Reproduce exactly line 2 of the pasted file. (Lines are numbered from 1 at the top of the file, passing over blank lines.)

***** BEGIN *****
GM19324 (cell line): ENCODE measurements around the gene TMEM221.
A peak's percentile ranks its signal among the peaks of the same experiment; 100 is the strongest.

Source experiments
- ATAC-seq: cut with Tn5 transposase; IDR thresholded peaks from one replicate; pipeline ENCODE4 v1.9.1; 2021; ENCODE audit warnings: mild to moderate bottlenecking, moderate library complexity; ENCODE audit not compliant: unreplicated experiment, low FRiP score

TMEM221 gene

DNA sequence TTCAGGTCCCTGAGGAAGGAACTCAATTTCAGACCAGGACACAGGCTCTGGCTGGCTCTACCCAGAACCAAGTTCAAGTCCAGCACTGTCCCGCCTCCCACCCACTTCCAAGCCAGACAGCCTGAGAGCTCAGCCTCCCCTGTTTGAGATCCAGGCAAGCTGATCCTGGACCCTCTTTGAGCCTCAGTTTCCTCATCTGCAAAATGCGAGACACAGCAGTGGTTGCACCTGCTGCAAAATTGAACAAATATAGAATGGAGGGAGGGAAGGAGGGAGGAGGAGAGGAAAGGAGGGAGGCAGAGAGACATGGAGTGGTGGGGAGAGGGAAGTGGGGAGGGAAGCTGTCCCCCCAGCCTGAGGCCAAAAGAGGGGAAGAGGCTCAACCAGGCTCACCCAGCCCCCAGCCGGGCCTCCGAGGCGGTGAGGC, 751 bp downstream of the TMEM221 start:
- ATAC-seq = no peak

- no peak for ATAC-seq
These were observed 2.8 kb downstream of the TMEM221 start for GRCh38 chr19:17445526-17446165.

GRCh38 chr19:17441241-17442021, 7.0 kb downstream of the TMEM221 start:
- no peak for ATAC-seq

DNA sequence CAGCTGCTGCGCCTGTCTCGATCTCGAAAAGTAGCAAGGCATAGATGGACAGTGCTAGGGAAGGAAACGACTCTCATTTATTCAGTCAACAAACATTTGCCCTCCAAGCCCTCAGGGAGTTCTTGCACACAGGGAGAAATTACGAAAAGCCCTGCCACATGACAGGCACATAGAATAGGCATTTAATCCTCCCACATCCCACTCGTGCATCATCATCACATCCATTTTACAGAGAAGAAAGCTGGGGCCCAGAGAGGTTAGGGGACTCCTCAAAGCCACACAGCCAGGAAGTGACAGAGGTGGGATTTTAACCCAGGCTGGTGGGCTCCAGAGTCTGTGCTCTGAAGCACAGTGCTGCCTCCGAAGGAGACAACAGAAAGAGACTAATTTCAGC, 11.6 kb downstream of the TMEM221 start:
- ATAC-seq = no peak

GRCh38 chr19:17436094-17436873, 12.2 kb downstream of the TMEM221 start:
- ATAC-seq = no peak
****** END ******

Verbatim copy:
A peak's percentile ranks its signal among the peaks of the same experiment; 100 is the strongest.